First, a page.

No team leader wants to think he or she has chosen poorly or that the people on a team may not all be productive members of that team. However, as the person responsible for a team of individuals, a leader must weed out any potential problematic team members early in the team’s development. The adage “slow to hire, quick to fire” or as I like to say “weed your garden early” is usually the best approach when dealing with a team. Destructive team members have the potential to irreversibly damage the dynamics of the group and, consequently, inhibit the team from reaching its full potential.
It’s natural to want to please everyone or not to interrupt team by removing a team member, but this isn’t always advantageous. It can be challenging to prove damaging behavior, especially when that behavior isn’t simply observable like inflicting physical pain or using drugs. This is why it is essential to tune in, and remain tuned in, to what is going on with every team member. Part of the team development dynamic is monitoring the behaviors, actions, and words of team members. This doesn’t mean micromanaging or becoming an overbearing leader; it simply means listening and watching more than speaking and keeping a detailed record of behaviors. When leading expeditions, to circumvent a potential expedition interruption, a co-leader or myself would spend one-on-one time with each participant within the first three days of a trip. Not only does this reassure team members that their leaders are available to talk and to listen but it also helps the leaders to assess everyone’s feelings and concerns, if any. Providing a time and a safe place to air grievances can defuse any major blow-ups. As shown in my book TEAMS ON THE EDGE, the negativity generated by one individual on an expedition in Baja, Mexico—can weave a path of destruction that impacts every team member.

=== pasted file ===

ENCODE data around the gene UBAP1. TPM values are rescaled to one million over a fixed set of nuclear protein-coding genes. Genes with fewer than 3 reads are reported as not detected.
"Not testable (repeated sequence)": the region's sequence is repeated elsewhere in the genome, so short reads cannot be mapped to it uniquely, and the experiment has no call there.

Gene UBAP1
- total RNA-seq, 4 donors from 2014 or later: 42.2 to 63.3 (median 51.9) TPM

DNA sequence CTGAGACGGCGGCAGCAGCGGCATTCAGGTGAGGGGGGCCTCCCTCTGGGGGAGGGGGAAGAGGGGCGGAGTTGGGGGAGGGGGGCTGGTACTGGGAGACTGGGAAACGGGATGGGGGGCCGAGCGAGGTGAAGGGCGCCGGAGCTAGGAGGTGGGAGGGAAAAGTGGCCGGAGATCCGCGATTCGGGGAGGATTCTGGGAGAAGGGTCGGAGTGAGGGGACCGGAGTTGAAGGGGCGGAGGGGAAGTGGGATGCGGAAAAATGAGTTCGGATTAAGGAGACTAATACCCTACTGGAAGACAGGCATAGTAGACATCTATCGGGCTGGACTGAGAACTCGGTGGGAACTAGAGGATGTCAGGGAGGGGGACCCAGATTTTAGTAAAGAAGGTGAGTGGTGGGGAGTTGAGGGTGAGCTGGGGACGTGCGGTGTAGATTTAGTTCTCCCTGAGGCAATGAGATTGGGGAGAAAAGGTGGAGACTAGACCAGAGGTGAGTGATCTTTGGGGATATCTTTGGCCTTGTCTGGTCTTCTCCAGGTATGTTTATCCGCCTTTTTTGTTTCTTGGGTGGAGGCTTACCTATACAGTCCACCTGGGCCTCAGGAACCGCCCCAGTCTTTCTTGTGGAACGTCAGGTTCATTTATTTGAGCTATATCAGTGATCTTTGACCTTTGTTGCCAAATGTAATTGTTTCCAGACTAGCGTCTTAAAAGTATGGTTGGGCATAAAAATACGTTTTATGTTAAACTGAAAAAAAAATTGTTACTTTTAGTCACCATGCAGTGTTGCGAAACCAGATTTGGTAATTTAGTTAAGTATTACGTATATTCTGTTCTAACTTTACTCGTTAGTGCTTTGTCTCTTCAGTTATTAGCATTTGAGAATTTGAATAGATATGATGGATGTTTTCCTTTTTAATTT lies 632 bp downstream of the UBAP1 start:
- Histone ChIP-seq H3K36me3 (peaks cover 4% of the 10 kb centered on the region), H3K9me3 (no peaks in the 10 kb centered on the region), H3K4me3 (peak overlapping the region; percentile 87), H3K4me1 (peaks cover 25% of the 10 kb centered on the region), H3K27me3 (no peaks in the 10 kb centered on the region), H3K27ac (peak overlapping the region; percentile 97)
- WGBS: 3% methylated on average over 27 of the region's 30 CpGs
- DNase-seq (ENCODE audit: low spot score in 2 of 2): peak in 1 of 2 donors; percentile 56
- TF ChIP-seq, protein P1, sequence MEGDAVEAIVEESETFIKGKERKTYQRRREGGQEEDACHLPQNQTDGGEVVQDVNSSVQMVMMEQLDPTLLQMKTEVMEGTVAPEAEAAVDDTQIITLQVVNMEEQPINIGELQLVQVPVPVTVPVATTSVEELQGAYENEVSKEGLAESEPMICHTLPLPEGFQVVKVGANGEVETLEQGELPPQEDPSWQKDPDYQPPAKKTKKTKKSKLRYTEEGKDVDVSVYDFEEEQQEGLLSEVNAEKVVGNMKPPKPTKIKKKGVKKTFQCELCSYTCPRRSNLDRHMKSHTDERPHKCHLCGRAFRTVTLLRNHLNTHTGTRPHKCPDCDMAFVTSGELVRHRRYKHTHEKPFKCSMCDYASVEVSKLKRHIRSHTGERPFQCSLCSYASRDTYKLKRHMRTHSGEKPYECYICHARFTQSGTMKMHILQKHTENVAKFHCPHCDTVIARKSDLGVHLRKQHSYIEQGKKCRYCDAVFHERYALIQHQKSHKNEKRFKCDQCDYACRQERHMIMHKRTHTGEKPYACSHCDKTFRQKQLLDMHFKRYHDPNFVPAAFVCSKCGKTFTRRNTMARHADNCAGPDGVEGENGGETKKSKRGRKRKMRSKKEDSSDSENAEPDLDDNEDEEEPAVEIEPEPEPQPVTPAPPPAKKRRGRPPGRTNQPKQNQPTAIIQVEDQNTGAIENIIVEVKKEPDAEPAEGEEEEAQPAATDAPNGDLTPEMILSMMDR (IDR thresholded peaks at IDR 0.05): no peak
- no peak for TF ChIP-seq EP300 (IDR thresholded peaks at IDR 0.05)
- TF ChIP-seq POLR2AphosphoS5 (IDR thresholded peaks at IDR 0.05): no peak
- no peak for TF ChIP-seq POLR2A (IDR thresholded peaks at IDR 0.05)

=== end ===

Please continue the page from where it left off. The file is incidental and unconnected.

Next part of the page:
Like gardeners, who tend their gardens to remove weeds that spread and suck the life out of adjacent plants, team leaders must prune, and prune early. When there is evidence that a team member is not fully contributing, socially or technically, a leader owes it to the team to remove that person as soon as possible. The faster a destructive team member is removed, the faster the team can get back on task. Letting a caustic team member remain on your team can result in that person’s manipulation of other team members and, before you know it, there is a rebellion.
Has letting go of a team member ever improved your team? Tell me about it in the comments below.